In the summer-time, when the weather was fine and the days were long, the crew, though there was always plenty of work for all, often employed their spare time in the construction of model ships, rugs, boxes, toys etc and many of the men were extremely expert at that pastime. There was a little library of books on board and the books were changed each month or two, so passed around the various ships. Often these men are great readers – they reckon it nothing that their newspapers are a month old, their wireless sets enable them to get all important news at once.
They were also very fond of birds and it would scarcely be possible to visit any lightship that had not on board a number of feathered pets that had been attracted by the light of the lantern and captured by the lightshipmen to be taken home when their turn came to go ashore.
A tiny ship swaying to a stout anchor would not seem to be the ideal home during the fierce storms that sweep up the coasts in late winter and early spring. But, contrary to popular belief the lightship men would think hard before he would change places with any land lubber.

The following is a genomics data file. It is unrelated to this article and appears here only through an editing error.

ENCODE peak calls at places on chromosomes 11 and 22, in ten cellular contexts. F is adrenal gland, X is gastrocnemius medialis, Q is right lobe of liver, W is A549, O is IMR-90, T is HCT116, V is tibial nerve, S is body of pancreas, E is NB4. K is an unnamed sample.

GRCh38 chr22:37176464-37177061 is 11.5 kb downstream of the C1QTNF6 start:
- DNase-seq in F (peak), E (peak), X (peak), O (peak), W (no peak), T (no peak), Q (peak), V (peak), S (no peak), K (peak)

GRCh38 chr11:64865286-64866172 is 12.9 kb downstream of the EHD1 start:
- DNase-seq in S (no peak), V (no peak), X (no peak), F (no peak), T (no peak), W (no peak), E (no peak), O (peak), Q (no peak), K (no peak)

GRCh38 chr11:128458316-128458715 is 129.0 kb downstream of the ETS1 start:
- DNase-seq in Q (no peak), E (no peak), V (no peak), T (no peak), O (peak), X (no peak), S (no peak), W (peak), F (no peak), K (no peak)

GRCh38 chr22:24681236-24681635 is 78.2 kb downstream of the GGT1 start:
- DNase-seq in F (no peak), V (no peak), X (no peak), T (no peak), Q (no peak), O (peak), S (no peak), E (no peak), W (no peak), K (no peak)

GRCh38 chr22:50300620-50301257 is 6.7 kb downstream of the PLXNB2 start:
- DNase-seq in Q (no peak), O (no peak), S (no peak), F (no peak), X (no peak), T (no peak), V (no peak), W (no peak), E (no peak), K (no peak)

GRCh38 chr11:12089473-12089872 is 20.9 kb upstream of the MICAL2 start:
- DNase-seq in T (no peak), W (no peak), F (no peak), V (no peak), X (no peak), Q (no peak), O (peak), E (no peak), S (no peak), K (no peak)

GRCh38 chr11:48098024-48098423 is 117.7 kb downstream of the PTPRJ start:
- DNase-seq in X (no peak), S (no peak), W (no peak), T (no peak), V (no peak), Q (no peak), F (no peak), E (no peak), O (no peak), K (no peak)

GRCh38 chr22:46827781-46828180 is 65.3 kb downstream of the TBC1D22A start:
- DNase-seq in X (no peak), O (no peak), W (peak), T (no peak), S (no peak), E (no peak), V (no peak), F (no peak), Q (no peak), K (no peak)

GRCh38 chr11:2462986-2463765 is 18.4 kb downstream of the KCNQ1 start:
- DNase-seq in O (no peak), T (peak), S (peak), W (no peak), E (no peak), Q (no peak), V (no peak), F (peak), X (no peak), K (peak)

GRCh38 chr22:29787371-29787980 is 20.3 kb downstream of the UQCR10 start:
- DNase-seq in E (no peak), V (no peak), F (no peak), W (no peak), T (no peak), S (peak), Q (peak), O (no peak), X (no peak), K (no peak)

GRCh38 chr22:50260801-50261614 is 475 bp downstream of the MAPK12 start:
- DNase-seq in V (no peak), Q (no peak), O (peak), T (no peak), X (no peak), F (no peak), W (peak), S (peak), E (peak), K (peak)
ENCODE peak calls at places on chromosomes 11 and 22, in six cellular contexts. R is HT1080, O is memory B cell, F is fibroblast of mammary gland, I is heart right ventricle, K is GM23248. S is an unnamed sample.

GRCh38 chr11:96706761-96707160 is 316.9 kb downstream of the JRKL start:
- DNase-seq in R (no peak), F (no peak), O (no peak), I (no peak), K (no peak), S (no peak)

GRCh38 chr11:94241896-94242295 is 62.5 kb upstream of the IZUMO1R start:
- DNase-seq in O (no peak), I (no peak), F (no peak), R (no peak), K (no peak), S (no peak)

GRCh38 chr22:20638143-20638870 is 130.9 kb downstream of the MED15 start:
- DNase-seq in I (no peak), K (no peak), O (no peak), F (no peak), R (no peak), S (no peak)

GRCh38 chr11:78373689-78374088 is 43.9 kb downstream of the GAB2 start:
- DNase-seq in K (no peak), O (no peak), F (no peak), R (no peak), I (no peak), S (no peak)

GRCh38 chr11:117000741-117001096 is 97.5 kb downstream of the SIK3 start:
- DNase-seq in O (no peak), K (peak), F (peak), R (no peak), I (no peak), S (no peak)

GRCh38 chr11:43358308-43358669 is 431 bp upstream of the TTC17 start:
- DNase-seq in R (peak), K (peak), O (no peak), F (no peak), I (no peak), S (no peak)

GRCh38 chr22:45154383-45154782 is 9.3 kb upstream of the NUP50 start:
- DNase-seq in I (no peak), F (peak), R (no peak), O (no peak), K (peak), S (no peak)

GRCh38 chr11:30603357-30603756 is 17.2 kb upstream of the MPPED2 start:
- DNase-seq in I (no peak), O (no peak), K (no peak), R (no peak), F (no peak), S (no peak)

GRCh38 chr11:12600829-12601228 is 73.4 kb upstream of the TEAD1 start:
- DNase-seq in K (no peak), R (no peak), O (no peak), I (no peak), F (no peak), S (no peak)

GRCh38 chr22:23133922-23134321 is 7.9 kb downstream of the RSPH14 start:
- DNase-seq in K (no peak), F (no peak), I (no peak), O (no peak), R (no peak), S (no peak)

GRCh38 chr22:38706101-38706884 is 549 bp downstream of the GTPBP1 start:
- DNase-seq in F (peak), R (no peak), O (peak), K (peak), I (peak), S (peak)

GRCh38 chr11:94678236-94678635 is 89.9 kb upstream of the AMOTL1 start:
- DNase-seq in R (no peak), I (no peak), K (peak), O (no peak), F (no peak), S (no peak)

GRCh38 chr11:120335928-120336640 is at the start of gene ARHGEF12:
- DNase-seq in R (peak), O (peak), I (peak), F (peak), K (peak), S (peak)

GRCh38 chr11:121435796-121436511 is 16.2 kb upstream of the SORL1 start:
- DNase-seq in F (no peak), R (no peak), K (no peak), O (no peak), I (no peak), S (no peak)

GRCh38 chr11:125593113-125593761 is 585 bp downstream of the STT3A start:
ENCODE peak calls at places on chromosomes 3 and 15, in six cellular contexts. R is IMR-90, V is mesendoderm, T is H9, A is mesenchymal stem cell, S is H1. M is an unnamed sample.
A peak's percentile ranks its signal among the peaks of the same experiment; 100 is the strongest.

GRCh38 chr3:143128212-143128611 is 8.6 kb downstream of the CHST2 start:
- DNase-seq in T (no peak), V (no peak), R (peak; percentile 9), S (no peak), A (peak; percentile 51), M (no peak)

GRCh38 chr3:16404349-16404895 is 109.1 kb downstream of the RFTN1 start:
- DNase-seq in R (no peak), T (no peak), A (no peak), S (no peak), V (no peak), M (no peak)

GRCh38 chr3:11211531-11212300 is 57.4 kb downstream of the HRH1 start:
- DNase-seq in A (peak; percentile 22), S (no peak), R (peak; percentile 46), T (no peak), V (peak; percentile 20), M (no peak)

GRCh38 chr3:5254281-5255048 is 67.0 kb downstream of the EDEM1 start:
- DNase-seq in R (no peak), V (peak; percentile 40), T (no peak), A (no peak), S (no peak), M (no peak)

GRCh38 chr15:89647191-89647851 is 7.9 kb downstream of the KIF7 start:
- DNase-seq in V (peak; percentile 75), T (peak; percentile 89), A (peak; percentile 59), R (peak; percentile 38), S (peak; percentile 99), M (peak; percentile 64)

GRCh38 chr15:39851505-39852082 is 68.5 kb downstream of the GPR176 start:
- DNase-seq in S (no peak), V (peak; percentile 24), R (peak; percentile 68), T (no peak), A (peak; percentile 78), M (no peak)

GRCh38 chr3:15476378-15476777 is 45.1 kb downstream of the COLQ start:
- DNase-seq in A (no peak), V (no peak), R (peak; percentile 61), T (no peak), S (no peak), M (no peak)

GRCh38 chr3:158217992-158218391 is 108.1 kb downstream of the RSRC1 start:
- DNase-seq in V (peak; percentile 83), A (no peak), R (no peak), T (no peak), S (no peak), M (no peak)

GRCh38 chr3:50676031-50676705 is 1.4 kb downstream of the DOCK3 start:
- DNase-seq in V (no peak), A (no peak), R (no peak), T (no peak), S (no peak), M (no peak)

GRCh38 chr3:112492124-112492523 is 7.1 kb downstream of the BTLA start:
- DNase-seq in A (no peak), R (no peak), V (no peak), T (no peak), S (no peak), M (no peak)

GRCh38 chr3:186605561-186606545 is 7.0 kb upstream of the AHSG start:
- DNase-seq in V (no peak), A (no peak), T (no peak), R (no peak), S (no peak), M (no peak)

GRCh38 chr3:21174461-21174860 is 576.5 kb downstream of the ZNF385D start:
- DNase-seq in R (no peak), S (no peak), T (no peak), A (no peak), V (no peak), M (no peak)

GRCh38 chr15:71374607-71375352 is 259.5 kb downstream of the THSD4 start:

It was a popular position and vacancies were soon filled. Only men of good character were employed and all lightship men had an able seaman’s discharge certificate. The pensions received from Trinity House enable them to end their lives in peace.
A combination of descriptions of Life Aboard from:
The Graphic magazine, Sept 1903
Life on a Lightship, Arthur O Cooke 1911
Watchers of the Lights, Northern Ensign Weds 15th March 1922
Photographs from Men of the Lightship (1940) GPO Film Unit
IF YOU LIKED THIS, TRY THESE AS WELL.
Watchers of the Light 1922 (full article)